Irregularities and fraud have rocked the running of Plant and Vehicle Hire Organisation (PVHO) where some officers are accused of illegally selling government machinery and using it for private gain, Weekend Nation has learnt.
Correspondence Weekend Nation has seen also shows that some PVHO accounts personnel have allegedly been using inappropriate receipt books to pocket money paid to government by customers.
In a correspondence dated January 13 2014 from PVHO junior staff to the Chief Secretary to Government Hawa Ndilowe, the Anti-Corruption Bureau (ACB) director Rezine Mzikamanda and Police Headquarters, PVHO is said to be suffering from alleged massive looting and theft of money and machinery, including vehicles.
“As you are all aware that PHVO Department was established by Act of Parliament in 1971 as a Treasury fund to generate funds to government account number one, we are informing you that looting of government money is not being done at Capital Hill only but in other departments like PVHO as per OPC circular letters reference numbers 15/15/1 and 15/15/7 dated 7th December 2012 and 19th November 2013, respectively.
“Some cashiers have two general receipt books whereby one is used to receipt money which they don’t deposit into account number one,” reads the communication in part.
One case of use of inappropriate receipt books is highlighted in an April 22 2013 memorandum where a PVHO accounts personnel was said to have used inappropriate receipt book for cash collected from customers.
“Sometime early 2012, I ran short of General Receipts in my office and I used the GRS which were partly used by Nkhotakota offices (PVHO) in the amount of K96 500 revenue collected on inspection fees.
“This was erroneously entered and when the matter was brought before the RME [regional mechanical engineer], we agreed that I refund the money,” reads the memo in part.
In another case, some PVHO officers allegedly sold parts of an earthmoving and heavy industrial equipment without following procedures.
“I brought to his attention that the purchase of the BEML rear undercarriage was illegal as it was merely boarded off and no Treasury Authority was yet obtained for the item to be sold, which he understood.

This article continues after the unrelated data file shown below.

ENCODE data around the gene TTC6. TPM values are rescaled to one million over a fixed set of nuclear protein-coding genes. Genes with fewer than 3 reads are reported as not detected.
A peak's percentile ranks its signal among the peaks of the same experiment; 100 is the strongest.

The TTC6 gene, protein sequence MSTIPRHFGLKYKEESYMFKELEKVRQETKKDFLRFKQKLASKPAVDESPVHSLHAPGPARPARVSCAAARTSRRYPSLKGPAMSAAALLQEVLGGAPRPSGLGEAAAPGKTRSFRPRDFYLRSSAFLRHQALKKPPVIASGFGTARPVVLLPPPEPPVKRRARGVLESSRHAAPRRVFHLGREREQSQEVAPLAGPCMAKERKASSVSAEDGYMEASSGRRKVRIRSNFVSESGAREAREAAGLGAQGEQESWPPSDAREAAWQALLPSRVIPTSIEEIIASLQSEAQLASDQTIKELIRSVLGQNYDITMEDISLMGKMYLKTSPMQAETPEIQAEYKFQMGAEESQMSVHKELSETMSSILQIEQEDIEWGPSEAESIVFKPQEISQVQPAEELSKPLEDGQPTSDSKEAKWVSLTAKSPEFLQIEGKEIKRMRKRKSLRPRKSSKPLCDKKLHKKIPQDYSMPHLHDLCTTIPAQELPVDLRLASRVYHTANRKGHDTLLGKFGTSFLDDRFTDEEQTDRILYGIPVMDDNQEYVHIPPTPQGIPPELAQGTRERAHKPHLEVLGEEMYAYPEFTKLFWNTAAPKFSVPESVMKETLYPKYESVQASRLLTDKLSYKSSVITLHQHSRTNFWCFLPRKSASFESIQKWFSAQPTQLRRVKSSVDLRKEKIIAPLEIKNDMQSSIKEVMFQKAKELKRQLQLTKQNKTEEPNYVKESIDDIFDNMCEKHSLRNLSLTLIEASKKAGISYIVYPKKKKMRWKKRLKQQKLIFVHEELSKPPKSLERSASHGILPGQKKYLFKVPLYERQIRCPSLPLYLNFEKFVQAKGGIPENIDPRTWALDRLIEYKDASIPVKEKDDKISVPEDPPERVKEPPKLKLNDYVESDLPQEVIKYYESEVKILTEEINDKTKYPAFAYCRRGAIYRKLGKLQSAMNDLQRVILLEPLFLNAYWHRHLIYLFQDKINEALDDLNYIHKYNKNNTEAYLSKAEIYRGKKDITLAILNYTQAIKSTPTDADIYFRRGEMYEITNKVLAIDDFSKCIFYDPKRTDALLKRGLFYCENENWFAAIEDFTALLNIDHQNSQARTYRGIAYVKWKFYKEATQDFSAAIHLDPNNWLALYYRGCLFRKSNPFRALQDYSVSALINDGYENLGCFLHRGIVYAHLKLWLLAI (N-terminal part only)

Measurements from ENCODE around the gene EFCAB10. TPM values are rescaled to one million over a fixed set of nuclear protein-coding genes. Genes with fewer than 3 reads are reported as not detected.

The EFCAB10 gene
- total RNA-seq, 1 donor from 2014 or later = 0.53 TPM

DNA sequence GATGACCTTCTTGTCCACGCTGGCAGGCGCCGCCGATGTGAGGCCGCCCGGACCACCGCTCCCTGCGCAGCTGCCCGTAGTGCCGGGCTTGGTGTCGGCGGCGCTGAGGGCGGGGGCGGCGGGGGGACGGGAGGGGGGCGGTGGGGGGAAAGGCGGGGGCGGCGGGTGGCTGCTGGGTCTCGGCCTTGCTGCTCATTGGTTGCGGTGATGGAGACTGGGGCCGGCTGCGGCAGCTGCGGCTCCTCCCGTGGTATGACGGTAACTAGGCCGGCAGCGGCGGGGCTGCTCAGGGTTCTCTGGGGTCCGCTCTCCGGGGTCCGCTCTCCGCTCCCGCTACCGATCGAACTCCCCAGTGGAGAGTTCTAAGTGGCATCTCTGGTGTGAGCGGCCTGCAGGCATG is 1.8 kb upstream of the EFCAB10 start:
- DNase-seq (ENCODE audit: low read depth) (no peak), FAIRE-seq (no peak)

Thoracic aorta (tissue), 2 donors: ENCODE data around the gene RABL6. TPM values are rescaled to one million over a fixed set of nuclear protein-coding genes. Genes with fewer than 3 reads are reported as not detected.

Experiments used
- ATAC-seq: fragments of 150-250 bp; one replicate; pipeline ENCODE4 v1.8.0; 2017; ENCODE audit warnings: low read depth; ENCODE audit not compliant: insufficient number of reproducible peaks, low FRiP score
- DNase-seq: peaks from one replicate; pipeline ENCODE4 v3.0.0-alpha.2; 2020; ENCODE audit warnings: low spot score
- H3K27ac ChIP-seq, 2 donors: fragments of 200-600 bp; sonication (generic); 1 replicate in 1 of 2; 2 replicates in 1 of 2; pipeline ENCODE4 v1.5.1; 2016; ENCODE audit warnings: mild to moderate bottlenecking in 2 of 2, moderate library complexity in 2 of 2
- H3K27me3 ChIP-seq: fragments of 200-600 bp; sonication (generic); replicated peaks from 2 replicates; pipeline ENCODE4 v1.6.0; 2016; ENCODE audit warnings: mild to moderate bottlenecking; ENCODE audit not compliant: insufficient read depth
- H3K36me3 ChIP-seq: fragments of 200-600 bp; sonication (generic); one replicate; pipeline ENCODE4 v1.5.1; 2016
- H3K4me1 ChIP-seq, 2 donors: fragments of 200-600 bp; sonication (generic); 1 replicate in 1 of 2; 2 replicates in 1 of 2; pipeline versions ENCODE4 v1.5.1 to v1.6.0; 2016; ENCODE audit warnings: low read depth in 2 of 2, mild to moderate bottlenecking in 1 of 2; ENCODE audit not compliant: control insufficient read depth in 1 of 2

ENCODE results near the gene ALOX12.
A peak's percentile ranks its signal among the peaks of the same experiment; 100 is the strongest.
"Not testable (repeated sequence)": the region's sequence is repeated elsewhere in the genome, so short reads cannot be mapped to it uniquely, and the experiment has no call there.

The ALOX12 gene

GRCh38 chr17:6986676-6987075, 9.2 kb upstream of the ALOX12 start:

“In fact, the selling would be the last resort considering the fleet of BEML graders we have of similar type which would have benefited from this grader in due course,” reads the correspondence from former PVHO director Simon Namuthuwa.
In another correspondence, a security company, Guardian Angel Security Company Limited (Gascol), which government engaged to guard PHVO offices in Lilongwe, also complained about irregularities in the handling of government machinery at PVHO.
In a letter to PVHO director, the security company cited the case where a tandem—a spare part of a heavy machinery vehicle—was taken without following procedures and never returned.
“Gascol wishes to remind PVHO staff that they should continue respecting and supporting the contractual security procedures agreed between PVHO and Gascol. We would like to bring to your attention about an incident that threatened our security procedures at your Lilongwe offices where Gascol do provide security services as per your mandate.
“On the gate pass, [name withheld] wrote that the taken spare part was a braket, yet it was a tandem according to evidence given by our guard and other inside sources. After further investigations conducted by our officers, it was proved that indeed it was a tandem and not braket that got collected,” reads the letter in part.
The correspondence further shows that the department’s junior staff are also tussling with PVHO management over K28 million unpaid subsistence allowances for about 150 officers dating back to 2007.
In an interview on Wednesday, PVHO Central Region mechanical engineer Henry Kwacha said he did not handle the queried transactions, saying he is new in the office.
“I cannot say much on these issues because I am new in the office. Some of those issues happened before I came here. I need to have all the information so that I can do my own investigation and take up the matters with responsible officers,” said Kwacha.
PVHO director, Jomo Mkandawire, also said he is only about one month old in the office, saying there are several irregularities within PVHO which need to be investigated and dealt with.
“I am doing an environmental scan to find out what the problems are. I am yet to conclude that, but there are several challenges which the organisation is facing in terms of security, financial and other aspects. However, we are determined to make improvements in this organisation.
“I know there have been a lot of shortcomings and regional mechanical engineers are better positioned to comment on that,” said Mkandawire.
He said the possible cause of irregularities at PVHO is that the organisation was almost abandoned for some time.
“There are a lot of irregularities here and those irregularities will [end]. The organisation was more or less abandoned. We have hard-working staff who need good leadership and guidance. Those irregularities will [end],” said Mkandawire.